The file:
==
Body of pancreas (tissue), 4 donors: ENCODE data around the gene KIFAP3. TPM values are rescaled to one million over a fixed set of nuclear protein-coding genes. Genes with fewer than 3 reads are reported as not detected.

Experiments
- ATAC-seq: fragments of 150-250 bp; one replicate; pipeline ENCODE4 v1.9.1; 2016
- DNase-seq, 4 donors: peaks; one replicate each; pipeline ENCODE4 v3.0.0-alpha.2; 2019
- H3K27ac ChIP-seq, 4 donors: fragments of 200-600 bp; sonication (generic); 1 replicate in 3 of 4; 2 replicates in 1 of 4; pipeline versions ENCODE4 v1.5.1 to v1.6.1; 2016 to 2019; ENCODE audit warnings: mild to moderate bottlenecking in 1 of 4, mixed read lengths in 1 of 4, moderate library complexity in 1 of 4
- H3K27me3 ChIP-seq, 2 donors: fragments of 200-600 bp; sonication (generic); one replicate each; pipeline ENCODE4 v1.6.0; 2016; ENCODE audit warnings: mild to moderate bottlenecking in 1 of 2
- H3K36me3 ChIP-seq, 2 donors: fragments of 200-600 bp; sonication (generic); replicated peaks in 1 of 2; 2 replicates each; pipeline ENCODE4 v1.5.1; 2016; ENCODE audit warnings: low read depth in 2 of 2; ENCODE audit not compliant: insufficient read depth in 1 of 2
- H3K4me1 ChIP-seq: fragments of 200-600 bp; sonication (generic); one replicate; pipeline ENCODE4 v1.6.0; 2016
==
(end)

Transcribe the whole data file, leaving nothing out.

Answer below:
Body of pancreas (tissue), 4 donors: ENCODE data around the gene KIFAP3. TPM values are rescaled to one million over a fixed set of nuclear protein-coding genes. Genes with fewer than 3 reads are reported as not detected.

Experiments
- ATAC-seq: fragments of 150-250 bp; one replicate; pipeline ENCODE4 v1.9.1; 2016
- DNase-seq, 4 donors: peaks; one replicate each; pipeline ENCODE4 v3.0.0-alpha.2; 2019
- H3K27ac ChIP-seq, 4 donors: fragments of 200-600 bp; sonication (generic); 1 replicate in 3 of 4; 2 replicates in 1 of 4; pipeline versions ENCODE4 v1.5.1 to v1.6.1; 2016 to 2019; ENCODE audit warnings: mild to moderate bottlenecking in 1 of 4, mixed read lengths in 1 of 4, moderate library complexity in 1 of 4
- H3K27me3 ChIP-seq, 2 donors: fragments of 200-600 bp; sonication (generic); one replicate each; pipeline ENCODE4 v1.6.0; 2016; ENCODE audit warnings: mild to moderate bottlenecking in 1 of 2
- H3K36me3 ChIP-seq, 2 donors: fragments of 200-600 bp; sonication (generic); replicated peaks in 1 of 2; 2 replicates each; pipeline ENCODE4 v1.5.1; 2016; ENCODE audit warnings: low read depth in 2 of 2; ENCODE audit not compliant: insufficient read depth in 1 of 2
- H3K4me1 ChIP-seq: fragments of 200-600 bp; sonication (generic); one replicate; pipeline ENCODE4 v1.6.0; 2016